Learning How to Dress for My Invisible and Chronic Illness

I agree with many women that a great dress with pockets is the holy grail. It begs, however, a larger question: Why can’t more women’s clothes be comfortable and functional as well as cute, pretty, sexy, or whatever we would like? Why can’t there be more comfortable or accommodating clothes for people with chronic or invisible illnesses?

I love wearing dresses, but I have to think about how they will sit on me all day long. I ask myself “Is there a belt or tie that will rest against and put pressure on my upper back or my mid back?”

When I got my first full time, post college, office job, I learned that the nice work clothes I got with my graduation gift certificate from Macy’s were hurting my lower back. I had trouble sitting at a desk all day. My back ached and the pants at my natural waist were putting extra pressure on my lower back.

I eventually replaced these clothes with pants and skirts that were a size or two too big so they’d sit on my hips. I dropped them off at the dry cleaner to be hemmed. I then had a wardrobe that I could live with still fit the business casual dress code at work. It was a moderately expensive learning experience. And it was also a one of my first DIY fashion experiences. But not the last.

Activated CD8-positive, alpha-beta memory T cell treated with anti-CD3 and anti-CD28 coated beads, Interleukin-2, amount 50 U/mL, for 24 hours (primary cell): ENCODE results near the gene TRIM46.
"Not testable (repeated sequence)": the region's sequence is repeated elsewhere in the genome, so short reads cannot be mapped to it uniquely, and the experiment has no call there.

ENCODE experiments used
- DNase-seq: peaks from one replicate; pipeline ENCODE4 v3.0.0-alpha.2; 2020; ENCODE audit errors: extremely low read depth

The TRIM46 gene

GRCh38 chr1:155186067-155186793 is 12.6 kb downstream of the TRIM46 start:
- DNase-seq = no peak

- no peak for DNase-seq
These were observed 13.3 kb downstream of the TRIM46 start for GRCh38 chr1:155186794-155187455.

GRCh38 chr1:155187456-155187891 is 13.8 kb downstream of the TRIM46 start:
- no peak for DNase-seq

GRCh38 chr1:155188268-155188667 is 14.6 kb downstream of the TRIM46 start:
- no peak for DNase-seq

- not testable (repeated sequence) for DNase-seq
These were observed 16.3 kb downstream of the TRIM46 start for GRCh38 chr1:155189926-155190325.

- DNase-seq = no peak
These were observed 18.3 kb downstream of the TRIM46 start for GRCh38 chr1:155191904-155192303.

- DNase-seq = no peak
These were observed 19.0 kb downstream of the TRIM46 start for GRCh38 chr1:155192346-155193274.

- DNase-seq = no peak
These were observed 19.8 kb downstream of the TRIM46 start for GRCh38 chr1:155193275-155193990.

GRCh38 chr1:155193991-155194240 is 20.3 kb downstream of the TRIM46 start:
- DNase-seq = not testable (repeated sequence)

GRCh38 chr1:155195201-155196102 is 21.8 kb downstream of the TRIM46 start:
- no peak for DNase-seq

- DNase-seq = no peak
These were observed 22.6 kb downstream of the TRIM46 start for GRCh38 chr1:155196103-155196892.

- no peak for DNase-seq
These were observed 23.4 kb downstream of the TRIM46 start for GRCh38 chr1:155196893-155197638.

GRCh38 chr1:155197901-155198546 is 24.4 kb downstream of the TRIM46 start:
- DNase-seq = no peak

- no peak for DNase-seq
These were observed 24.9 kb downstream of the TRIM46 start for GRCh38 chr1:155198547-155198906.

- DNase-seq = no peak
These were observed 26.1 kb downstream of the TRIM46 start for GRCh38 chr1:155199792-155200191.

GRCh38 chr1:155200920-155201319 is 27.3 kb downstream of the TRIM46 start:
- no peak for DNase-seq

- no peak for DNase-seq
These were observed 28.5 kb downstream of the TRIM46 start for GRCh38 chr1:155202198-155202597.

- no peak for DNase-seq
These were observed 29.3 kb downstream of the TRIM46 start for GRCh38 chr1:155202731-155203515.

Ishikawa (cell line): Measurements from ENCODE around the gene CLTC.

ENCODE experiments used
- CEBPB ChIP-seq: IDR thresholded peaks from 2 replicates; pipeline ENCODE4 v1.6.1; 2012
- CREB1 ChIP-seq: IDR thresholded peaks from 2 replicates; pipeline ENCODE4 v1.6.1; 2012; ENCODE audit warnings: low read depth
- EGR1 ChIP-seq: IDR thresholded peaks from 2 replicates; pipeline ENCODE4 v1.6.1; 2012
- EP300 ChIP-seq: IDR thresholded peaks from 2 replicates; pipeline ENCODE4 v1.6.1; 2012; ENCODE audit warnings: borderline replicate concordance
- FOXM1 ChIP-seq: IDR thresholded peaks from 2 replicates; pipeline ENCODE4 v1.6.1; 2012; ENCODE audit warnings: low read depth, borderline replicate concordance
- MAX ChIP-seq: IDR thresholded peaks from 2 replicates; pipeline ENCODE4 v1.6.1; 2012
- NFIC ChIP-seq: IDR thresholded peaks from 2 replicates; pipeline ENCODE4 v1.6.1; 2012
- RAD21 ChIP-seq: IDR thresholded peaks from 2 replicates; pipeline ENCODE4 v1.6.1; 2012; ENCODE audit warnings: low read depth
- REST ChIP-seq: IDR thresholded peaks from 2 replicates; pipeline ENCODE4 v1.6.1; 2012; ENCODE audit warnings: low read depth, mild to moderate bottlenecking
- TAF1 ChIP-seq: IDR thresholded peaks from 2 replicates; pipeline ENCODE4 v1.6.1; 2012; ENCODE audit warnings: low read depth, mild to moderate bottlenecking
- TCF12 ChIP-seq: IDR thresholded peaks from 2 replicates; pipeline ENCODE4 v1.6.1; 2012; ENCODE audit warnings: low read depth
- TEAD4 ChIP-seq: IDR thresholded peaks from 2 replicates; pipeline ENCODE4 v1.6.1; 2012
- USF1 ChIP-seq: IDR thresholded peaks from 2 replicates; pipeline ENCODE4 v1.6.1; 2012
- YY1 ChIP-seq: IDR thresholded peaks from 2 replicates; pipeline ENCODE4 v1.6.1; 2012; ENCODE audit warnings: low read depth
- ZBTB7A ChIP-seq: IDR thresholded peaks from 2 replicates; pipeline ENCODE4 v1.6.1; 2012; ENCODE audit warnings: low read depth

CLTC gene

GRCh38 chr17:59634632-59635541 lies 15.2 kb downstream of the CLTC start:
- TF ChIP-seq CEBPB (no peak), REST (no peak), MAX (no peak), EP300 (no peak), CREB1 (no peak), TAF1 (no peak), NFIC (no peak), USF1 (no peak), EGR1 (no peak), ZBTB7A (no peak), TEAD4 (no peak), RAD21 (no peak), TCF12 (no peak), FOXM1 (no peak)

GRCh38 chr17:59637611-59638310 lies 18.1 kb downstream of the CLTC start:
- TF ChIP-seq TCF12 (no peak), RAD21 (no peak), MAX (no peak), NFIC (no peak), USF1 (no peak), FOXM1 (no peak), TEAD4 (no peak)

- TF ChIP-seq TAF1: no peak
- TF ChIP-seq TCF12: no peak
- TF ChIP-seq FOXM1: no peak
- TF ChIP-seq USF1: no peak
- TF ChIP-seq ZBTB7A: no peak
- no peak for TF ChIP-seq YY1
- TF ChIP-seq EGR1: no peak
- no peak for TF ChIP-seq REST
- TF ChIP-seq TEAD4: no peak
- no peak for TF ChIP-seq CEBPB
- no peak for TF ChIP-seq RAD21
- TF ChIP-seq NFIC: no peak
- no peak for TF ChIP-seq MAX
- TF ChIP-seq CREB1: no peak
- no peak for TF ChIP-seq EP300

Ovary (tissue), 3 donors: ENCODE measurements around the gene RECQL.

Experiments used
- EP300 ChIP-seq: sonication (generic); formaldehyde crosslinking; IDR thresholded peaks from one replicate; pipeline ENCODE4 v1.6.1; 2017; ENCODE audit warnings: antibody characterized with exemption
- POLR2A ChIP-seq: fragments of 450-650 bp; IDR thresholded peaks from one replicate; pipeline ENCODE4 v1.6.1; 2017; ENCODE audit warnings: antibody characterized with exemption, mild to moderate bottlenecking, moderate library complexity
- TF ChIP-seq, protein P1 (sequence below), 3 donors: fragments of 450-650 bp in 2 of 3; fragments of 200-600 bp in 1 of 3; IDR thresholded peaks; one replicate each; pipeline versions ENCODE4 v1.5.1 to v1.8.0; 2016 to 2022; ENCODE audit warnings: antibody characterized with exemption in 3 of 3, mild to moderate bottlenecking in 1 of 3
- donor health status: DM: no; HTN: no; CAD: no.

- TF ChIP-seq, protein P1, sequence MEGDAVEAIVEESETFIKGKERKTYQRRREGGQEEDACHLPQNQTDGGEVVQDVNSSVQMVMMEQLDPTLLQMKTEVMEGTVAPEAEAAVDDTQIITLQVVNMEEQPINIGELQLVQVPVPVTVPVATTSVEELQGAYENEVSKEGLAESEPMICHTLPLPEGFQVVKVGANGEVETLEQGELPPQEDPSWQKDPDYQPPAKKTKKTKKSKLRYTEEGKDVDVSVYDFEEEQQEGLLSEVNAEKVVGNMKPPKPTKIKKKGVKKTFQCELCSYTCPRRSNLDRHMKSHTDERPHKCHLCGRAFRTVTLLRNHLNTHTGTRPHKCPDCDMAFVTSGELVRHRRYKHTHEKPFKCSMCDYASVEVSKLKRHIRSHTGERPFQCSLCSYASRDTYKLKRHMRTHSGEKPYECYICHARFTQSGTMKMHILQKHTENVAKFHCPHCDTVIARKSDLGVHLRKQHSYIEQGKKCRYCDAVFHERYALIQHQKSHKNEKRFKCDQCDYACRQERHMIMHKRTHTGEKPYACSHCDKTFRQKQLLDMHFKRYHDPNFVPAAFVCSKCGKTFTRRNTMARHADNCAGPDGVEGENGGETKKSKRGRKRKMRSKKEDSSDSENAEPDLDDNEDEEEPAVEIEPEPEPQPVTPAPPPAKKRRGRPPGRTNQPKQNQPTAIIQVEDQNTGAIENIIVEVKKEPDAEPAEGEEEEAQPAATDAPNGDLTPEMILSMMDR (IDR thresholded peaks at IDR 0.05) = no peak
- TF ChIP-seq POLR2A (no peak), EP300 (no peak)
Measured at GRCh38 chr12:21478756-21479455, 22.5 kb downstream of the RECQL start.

By now I have an idea of the various styles of clothing that will aggravate my back, but I can still get it wrong and end up with a cute dress that aches to wear. It’s awful figuring that out and not be able to return the clothes. It’s still a trial and error process.

I’m heartened by the move toward more comfy clothes in all parts of life, the athleisure trend, classy yoga pants, and baggier clothes in general. Even athleisure for the office! Even if accidentally, it’s a more inclusive trend. There are so many of us living with chronic and invisible illnesses that makes wearing traditional fitted and snug clothes impossible or challenging to wear. We need more clothes like these.

I’m also really excited by the recent news that major designers are beginning to work on lines of clothing for people with differently shaped bodies and needs—for example, clothes with snaps instead of buttons if you have trouble with fine motor skills. I’m so glad that creative people in fashion are working on how to help people with chronic illnesses and pain find clothing that supports their bodies and fits their style. I hope more designers follow suit!

It’s something the plus size clothing business has been working on recently as well—realizing that what fits a thin, illness-free, youthful model won’t fit most women, literally or metaphorically. Here’s to clothing that makes us feel good and gives us the freedom to do what we need!

Style and fashion can literally be life-changing or life-affirming. As part of my turn to decluttering and minimalism, I’ve tried to get rid of all the clothes that literally makes me feel bad, hurts, and constrains me.

In limiting my wardrobe to a smaller number of clothes and to types of clothes that fit well I’m making it easier for me to do everything that’s really important to me. I can’t think of a better result from the decluttering trend or what trends in fashion, living, and working can offer!

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